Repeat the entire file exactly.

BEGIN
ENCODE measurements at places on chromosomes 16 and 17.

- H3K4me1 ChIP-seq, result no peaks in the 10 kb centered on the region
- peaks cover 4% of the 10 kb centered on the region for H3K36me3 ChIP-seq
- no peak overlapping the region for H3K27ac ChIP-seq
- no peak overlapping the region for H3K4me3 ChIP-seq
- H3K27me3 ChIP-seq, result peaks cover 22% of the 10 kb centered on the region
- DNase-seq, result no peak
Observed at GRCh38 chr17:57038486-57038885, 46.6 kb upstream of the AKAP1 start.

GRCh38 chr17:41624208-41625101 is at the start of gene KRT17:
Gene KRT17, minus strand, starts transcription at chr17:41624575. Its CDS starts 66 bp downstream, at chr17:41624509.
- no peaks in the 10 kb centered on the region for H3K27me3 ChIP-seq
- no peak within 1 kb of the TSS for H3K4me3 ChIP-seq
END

ENCODE measurements at places on chromosomes 16 and 17.

- H3K4me1 ChIP-seq, result no peaks in the 10 kb centered on the region
- peaks cover 4% of the 10 kb centered on the region for H3K36me3 ChIP-seq
- no peak overlapping the region for H3K27ac ChIP-seq
- no peak overlapping the region for H3K4me3 ChIP-seq
- H3K27me3 ChIP-seq, result peaks cover 22% of the 10 kb centered on the region
- DNase-seq, result no peak
Observed at GRCh38 chr17:57038486-57038885, 46.6 kb upstream of the AKAP1 start.

GRCh38 chr17:41624208-41625101 is at the start of gene KRT17:
Gene KRT17, minus strand, starts transcription at chr17:41624575. Its CDS starts 66 bp downstream, at chr17:41624509.
- no peaks in the 10 kb centered on the region for H3K27me3 ChIP-seq
- no peak within 1 kb of the TSS for H3K4me3 ChIP-seq